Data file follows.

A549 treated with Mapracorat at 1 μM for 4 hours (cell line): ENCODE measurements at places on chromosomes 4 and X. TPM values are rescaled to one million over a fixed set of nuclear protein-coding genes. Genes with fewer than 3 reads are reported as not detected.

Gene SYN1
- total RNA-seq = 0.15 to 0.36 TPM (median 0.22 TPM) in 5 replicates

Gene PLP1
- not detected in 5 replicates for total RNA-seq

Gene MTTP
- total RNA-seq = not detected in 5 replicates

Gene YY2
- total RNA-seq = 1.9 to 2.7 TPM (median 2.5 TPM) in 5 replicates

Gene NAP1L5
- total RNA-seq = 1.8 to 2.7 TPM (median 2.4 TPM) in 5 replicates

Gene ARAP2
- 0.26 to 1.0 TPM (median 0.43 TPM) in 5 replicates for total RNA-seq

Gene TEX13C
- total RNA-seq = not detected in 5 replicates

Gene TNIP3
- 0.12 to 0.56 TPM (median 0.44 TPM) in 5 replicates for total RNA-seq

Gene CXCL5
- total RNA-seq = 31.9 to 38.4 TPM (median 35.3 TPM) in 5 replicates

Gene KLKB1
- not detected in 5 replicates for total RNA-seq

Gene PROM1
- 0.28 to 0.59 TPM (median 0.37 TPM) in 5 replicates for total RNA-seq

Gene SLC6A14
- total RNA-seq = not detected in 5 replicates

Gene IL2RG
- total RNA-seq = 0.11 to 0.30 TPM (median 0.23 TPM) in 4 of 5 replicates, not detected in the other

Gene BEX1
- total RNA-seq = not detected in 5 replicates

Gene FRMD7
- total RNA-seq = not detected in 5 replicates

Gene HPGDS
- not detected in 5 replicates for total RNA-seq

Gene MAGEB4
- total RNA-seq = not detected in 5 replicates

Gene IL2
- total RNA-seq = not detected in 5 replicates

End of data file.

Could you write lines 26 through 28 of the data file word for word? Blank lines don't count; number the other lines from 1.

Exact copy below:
Gene IL2RG
- total RNA-seq = 0.11 to 0.30 TPM (median 0.23 TPM) in 4 of 5 replicates, not detected in the other

Gene BEX1